13. Aug 22, 2006 #12
    I cannot accept any theory as complete until it can be represented geometrically. I am frustrated that some people are posting scientific dogma without seriously contemplating my question. Is there no theory or white paper outlining how photons and electrons interact in the real, 'physical' terms of geometry?

    Are we still stuck at Feynman's 'Magic bag' analogy?
     
  14. Aug 22, 2006 #13
    What is real and physical. These are simply models that agree with experiment. No one has ever seen a photon!

    We cannot not say that the hydrogen atom is spherically symmetric, no one has or ever will observe a wavefunction. We may only say things about observables. The only observables are transition energies in the form of detected photons. This leads to certain conclusions about transition probabilities between the possible 'states' an electron may be in in a coulomb field. Observation supports the lowest state being one with zero angular momentum (when the inherent angular momentum of the elctron is taken into account).
     
  15. Aug 29, 2006 #14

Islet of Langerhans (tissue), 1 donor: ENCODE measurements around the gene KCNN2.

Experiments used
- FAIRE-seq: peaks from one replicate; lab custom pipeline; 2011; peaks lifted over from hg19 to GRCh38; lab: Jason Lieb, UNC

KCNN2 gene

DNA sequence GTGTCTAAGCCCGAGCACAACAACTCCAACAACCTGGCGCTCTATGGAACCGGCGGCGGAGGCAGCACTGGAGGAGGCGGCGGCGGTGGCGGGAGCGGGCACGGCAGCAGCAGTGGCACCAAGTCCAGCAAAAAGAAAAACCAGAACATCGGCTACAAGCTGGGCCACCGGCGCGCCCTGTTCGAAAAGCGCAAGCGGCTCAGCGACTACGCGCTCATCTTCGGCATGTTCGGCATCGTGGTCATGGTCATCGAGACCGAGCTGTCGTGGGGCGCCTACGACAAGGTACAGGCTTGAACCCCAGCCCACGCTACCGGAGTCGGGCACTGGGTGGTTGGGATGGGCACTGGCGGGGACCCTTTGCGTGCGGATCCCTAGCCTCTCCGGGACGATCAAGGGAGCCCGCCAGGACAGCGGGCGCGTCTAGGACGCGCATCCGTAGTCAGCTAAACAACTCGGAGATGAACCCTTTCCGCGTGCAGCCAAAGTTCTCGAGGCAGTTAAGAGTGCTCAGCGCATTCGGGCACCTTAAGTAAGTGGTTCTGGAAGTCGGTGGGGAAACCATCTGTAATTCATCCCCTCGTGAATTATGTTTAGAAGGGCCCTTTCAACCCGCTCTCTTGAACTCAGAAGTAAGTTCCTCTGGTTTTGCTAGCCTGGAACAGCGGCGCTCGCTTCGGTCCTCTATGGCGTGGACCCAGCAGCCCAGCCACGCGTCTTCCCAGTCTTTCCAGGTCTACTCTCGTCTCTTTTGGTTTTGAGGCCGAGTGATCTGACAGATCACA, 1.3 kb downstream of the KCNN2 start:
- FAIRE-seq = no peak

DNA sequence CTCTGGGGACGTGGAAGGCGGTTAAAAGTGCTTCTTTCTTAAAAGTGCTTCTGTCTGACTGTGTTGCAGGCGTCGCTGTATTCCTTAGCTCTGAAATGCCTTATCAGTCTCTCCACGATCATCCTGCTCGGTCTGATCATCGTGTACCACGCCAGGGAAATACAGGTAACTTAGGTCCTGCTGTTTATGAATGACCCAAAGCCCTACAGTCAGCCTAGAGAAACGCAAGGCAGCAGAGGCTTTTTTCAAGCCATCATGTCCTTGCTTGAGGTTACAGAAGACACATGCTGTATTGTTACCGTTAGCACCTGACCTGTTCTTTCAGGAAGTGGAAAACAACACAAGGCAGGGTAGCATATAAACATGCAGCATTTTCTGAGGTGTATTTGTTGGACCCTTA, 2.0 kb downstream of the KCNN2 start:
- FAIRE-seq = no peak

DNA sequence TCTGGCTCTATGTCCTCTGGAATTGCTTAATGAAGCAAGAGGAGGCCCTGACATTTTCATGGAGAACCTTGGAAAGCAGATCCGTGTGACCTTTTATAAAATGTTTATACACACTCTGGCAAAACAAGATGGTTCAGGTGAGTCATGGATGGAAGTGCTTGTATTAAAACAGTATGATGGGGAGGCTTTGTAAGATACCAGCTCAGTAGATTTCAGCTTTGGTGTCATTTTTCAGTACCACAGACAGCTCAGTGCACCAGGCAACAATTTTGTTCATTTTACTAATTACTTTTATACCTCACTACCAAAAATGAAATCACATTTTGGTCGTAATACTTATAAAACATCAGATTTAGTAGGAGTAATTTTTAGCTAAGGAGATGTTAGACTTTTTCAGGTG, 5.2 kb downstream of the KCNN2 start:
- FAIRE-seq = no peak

An accelerating electron produces EM radiation. In quantum mechanics, when an electron shifts energy levels it's moving to a lower (or higher) angular momentum, which is an acceleration.
     
  16. Aug 29, 2006 #15

    ZapperZ

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    Er... what you are saying are highly incompatible with each other.

    1. An accelerating electron produces EM radiation

    This is fine.

    2. In quantum mechanics, when an electron shifts energy levels it's moving to a lower (or higher) angular momentum, which is an acceleration.

    While this is also true, you cannot equate this with "accelerating electron produces EM radiation". This is because (i) an electron in an "orbital" is not accelerating; if it is, it would be radiating (ii) an electron making an energy transition is also not "accelerating" - there is no dynamics describing such a transition. So you or I cannot say that this electron is undergoing an acceleration.